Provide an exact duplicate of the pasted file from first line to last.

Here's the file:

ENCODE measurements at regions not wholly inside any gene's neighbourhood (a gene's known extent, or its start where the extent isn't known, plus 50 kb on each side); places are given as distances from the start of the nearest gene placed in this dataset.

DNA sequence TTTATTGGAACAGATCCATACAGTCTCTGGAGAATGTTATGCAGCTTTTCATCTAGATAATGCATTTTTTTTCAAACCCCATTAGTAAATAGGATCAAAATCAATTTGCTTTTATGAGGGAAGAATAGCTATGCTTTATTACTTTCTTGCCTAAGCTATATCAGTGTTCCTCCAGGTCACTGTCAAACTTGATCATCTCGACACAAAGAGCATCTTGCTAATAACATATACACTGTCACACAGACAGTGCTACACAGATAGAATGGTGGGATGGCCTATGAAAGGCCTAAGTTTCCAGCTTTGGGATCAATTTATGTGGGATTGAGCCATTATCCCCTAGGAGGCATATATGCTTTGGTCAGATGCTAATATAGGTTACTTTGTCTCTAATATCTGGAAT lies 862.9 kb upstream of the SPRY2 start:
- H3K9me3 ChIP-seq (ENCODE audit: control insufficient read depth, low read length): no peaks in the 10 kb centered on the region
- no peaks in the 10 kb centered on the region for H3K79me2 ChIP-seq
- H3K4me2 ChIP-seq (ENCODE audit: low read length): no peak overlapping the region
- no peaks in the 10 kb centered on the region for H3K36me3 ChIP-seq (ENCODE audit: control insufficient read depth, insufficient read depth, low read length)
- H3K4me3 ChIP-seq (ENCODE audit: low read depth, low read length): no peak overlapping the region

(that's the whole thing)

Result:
ENCODE measurements at regions not wholly inside any gene's neighbourhood (a gene's known extent, or its start where the extent isn't known, plus 50 kb on each side); places are given as distances from the start of the nearest gene placed in this dataset.

DNA sequence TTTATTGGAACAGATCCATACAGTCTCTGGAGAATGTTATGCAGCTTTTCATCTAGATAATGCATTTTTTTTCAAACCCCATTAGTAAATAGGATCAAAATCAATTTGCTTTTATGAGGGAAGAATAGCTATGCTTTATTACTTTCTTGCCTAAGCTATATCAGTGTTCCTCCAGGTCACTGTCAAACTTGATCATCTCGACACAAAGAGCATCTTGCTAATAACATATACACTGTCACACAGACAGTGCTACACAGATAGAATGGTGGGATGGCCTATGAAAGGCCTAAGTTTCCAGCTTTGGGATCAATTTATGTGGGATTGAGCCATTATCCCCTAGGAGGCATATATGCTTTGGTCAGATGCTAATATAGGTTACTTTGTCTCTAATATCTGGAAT lies 862.9 kb upstream of the SPRY2 start:
- H3K9me3 ChIP-seq (ENCODE audit: control insufficient read depth, low read length): no peaks in the 10 kb centered on the region
- no peaks in the 10 kb centered on the region for H3K79me2 ChIP-seq
- H3K4me2 ChIP-seq (ENCODE audit: low read length): no peak overlapping the region
- no peaks in the 10 kb centered on the region for H3K36me3 ChIP-seq (ENCODE audit: control insufficient read depth, insufficient read depth, low read length)
- H3K4me3 ChIP-seq (ENCODE audit: low read depth, low read length): no peak overlapping the region